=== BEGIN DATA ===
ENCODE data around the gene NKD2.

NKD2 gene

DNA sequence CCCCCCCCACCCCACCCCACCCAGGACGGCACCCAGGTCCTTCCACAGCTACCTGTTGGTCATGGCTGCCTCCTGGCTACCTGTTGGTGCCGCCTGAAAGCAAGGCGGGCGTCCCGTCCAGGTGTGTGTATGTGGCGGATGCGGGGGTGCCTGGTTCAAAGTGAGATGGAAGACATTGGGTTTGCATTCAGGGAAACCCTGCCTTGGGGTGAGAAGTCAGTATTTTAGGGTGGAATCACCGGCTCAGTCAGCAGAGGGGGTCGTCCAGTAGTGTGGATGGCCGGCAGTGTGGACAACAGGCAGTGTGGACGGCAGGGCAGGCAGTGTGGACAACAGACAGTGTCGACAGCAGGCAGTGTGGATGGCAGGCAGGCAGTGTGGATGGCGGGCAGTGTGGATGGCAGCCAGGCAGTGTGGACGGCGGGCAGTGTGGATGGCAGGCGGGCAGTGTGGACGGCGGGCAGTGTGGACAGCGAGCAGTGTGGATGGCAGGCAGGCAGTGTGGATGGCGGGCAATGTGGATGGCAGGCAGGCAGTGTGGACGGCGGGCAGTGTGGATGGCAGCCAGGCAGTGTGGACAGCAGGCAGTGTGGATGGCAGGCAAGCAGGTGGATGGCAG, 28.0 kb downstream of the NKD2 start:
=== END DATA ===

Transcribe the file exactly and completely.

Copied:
ENCODE data around the gene NKD2.

NKD2 gene

DNA sequence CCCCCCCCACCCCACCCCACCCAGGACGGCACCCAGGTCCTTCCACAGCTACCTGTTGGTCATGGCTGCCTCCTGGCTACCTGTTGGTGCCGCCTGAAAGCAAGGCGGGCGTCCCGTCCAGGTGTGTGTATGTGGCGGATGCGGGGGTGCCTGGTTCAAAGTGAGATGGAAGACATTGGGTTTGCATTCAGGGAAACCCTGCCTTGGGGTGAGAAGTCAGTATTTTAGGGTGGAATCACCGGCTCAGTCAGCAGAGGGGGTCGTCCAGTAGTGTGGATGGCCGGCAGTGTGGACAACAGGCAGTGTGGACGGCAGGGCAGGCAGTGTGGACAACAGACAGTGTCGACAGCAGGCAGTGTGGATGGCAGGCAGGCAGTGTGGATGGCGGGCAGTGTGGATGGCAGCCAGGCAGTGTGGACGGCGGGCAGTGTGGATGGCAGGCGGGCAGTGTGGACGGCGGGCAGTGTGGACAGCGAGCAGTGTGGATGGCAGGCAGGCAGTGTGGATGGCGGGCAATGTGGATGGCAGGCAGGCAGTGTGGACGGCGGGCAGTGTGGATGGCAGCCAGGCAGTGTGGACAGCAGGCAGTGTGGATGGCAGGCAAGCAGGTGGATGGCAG, 28.0 kb downstream of the NKD2 start: